Following a rough chronology from 1884 to 1894, when Norwegian artist Edvard Munch began expressionism and established himself as northern Europe's most maligned and controversial artist, ... See full summary »
"Grandma Moses" is an interesting and charming portrait of American painter Anna Mary Robertson Moses, better known by her nom de plume of Grandma Moses. She is shown painting by her bed on her specially prepared wood cement boards, providing refreshment to her grandson as he works the farm, chatting with a neighbor. She invites a group of children to look at ancient portraits from her own family album and we briefly hear her voice as she describes the people in the photographs. The main voice we hear is that of Archibald MacLeish, describing the importance of Grandma Moses as an American artist in terms that would make the average American artist blush with pride. Ultimately his voice is no longer heard and carefully chosen details from Grandma Moses' paintings -- underscored with Hugh Martin's music -- take over in a flight of fancy.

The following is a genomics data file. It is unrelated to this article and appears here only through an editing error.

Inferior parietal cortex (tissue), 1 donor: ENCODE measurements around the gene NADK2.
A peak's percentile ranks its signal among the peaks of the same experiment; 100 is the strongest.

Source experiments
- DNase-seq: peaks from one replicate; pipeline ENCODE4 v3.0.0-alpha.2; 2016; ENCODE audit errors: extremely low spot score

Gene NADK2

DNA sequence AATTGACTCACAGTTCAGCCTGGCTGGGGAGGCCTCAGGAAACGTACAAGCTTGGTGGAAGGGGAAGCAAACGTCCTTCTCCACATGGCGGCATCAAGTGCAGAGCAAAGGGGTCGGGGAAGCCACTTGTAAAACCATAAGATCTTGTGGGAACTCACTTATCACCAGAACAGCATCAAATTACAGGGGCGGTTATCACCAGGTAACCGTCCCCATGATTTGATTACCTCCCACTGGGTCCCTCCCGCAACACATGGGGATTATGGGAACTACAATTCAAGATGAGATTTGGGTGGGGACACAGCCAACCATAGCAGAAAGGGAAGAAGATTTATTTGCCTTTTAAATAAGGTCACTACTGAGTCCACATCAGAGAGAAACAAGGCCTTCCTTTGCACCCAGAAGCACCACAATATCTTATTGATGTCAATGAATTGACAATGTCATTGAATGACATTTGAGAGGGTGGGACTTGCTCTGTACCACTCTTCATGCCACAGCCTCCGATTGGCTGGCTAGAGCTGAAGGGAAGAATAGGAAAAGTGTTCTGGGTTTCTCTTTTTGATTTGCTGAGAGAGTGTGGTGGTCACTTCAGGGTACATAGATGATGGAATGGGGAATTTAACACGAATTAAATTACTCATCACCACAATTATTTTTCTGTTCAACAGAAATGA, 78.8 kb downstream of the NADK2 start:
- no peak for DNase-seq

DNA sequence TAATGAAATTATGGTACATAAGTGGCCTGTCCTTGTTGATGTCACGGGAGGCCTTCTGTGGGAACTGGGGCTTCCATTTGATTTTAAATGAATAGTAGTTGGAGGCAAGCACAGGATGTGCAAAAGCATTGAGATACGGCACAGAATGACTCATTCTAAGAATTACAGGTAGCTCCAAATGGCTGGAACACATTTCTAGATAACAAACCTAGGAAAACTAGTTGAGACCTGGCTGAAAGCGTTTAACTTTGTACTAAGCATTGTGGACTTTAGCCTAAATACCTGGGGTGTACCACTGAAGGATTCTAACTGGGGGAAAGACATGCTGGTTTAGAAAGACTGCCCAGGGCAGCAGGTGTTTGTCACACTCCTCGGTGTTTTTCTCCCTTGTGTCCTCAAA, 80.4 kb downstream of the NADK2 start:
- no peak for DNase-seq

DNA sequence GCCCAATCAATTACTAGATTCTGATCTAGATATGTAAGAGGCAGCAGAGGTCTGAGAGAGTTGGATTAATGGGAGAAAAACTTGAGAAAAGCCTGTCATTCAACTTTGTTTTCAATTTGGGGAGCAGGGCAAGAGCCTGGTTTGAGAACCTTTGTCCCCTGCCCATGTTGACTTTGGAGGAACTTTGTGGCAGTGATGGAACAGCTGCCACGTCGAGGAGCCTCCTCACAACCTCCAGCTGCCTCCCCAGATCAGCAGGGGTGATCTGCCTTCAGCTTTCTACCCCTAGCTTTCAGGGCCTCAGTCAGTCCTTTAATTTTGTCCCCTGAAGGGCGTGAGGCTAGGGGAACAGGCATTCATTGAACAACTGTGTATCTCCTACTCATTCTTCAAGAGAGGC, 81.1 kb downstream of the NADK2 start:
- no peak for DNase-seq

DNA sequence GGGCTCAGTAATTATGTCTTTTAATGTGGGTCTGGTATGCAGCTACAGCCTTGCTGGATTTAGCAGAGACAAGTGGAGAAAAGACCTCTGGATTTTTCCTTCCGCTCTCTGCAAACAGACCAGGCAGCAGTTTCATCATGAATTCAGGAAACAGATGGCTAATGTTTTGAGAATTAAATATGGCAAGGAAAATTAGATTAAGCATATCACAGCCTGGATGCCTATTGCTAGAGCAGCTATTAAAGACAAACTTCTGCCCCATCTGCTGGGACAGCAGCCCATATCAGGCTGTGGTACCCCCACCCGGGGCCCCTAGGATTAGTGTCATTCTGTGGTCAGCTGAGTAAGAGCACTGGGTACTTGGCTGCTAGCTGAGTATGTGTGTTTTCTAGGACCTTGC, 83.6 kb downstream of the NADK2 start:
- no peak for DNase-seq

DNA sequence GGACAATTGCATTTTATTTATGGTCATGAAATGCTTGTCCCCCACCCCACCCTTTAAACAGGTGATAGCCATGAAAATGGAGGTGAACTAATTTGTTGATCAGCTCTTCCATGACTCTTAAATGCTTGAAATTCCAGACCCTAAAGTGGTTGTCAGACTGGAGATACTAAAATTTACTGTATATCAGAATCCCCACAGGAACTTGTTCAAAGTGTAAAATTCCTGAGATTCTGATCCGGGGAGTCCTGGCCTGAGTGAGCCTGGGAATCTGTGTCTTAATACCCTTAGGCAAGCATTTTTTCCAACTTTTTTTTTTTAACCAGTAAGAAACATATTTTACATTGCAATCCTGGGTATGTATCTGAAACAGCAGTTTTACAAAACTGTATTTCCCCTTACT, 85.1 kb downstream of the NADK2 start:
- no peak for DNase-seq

Alec Wilder arranged the music attractively, and in a way it is a shame that he did not compose it too; in keeping the music innocent and brightly cheery, Martin plays it a little innocuous and sweet, and this dates the film somewhat. On the plus side, both filmmaker Jerome Hill and cinematographer Erica Anderson have really good eyes for capturing features in Grandma Moses' paintings that seem almost to move, and cleverly paced camera-work and editing amplifies that effect. This film was nominated for an Academy Award, but lost out to Disney's "Beaver Valley," which would have been hard to defeat as it was the first Disney nature film, enormously popular and itself introduced a new kind of spin on the documentary. "Grandma Moses" has its roots in the American documentary school of the 1930s and thus may have seemed a bit more old-fashioned in 1951 than the slickly commercial Disney film, but there was nothing "new-fashioned" about the subject of Grandma Moses. The filmmakers labored hard to remain true to the basic values of Grandma Moses and her work, and it is of great value to us that Hill and Anderson filmed her in her natural surroundings, at her own farm -- something we cannot experience from her fragmentary television interview with Edward R. Murrow; the only other film we have of Grandma Moses.
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